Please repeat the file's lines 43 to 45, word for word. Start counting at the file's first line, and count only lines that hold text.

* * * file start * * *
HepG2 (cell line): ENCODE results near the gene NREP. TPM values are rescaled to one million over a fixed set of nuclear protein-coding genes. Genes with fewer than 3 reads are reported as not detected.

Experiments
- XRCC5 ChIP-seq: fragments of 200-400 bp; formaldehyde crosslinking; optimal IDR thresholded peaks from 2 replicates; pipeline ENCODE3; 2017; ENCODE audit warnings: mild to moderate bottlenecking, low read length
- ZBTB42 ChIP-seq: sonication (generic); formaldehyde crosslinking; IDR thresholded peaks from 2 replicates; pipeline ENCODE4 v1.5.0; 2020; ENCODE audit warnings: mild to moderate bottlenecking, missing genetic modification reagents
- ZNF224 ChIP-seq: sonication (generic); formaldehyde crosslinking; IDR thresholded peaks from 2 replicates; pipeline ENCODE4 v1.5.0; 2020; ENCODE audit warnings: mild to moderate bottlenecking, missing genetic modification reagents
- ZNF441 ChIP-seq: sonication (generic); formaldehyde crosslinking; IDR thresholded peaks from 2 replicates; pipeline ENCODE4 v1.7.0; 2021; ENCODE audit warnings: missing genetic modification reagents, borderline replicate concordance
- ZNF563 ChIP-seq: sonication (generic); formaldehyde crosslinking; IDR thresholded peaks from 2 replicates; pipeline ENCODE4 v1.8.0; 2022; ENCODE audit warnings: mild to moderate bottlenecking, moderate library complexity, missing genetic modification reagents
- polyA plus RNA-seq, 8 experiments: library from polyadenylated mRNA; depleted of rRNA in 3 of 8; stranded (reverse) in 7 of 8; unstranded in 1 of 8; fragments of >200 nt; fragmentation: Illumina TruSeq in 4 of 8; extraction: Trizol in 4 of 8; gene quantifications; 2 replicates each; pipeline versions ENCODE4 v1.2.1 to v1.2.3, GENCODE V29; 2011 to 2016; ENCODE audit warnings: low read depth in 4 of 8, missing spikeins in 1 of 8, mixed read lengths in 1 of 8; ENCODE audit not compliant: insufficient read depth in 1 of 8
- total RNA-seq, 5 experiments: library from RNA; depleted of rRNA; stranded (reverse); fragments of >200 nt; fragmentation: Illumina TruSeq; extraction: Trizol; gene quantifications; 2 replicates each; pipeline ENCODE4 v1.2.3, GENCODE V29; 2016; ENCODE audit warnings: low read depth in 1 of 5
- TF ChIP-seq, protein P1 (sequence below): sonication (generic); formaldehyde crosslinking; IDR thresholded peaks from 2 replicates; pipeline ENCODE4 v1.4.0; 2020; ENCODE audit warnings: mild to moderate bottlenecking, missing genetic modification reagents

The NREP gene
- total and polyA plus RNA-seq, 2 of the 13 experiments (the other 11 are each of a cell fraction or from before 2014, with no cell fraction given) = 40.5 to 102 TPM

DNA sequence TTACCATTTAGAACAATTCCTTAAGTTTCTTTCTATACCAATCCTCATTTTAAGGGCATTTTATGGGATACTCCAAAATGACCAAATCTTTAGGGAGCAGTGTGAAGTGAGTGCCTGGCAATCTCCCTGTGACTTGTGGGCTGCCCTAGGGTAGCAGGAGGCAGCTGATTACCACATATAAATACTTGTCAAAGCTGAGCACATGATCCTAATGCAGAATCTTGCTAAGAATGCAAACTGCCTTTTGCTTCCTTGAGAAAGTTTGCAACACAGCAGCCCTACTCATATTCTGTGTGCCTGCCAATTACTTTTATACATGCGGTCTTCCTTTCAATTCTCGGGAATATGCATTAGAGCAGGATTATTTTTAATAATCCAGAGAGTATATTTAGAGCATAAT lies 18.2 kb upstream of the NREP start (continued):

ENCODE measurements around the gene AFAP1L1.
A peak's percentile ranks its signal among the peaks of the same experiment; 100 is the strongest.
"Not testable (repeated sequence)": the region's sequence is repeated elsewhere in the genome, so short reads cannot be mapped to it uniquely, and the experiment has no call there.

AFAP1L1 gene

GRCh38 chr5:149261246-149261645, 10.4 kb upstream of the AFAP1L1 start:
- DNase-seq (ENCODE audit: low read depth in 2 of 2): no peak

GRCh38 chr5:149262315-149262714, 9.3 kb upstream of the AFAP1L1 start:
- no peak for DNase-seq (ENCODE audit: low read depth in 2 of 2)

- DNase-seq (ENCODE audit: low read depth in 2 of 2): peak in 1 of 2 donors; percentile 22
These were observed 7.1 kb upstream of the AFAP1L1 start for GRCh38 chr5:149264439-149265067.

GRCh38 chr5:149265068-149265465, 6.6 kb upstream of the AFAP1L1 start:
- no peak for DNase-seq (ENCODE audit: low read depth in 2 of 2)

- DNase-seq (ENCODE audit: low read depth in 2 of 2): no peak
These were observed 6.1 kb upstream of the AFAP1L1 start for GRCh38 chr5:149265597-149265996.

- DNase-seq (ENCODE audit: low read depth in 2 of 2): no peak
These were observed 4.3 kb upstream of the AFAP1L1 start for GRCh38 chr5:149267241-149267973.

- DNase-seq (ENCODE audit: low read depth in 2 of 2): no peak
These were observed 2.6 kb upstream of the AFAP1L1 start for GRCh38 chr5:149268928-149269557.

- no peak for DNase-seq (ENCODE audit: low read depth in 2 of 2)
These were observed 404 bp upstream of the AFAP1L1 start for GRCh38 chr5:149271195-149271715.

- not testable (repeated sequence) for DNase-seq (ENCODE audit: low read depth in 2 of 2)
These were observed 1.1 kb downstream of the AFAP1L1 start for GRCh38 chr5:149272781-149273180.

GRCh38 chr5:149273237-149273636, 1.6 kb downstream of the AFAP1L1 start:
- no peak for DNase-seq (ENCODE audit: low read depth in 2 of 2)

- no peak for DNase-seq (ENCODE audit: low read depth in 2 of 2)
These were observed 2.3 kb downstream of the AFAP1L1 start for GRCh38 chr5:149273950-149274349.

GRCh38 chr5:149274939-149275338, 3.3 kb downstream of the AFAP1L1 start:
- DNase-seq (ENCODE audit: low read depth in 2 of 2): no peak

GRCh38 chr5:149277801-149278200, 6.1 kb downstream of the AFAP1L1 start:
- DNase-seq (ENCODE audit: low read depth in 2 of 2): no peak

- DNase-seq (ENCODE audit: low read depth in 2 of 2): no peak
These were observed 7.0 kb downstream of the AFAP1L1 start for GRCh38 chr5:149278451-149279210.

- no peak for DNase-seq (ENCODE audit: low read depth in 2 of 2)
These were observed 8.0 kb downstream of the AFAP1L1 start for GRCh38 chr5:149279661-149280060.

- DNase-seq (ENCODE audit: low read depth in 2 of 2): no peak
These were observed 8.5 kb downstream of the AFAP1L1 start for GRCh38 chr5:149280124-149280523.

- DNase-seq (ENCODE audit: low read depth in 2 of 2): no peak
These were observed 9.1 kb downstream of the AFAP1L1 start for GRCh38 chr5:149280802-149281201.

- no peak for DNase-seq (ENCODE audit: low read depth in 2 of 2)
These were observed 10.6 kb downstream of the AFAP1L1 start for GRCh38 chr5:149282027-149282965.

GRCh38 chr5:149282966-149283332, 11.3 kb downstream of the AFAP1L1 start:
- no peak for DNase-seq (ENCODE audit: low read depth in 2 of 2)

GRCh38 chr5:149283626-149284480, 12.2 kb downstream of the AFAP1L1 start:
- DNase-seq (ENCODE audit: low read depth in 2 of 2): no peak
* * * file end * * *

- DNase-seq (ENCODE audit: low read depth in 2 of 2): no peak

- DNase-seq (ENCODE audit: low read depth in 2 of 2): no peak
These were observed 7.0 kb downstream of the AFAP1L1 start for GRCh38 chr5:149278451-149279210.